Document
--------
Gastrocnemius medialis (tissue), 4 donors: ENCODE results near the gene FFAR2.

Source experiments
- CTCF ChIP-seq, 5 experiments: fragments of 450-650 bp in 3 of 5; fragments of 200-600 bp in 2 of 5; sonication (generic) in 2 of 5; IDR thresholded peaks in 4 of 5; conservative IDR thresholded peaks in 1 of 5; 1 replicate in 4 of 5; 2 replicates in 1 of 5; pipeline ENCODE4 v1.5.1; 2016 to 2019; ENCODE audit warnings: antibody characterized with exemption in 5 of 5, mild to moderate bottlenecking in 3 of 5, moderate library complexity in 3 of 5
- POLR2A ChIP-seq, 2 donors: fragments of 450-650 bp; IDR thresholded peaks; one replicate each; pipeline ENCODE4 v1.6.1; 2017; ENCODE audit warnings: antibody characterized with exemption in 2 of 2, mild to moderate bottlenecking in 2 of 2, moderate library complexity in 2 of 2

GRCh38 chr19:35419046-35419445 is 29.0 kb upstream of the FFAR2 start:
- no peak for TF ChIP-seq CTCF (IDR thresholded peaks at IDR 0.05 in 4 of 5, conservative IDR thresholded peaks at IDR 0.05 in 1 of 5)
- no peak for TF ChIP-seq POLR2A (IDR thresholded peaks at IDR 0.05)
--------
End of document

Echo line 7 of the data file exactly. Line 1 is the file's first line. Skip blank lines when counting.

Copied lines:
- no peak for TF ChIP-seq POLR2A (IDR thresholded peaks at IDR 0.05)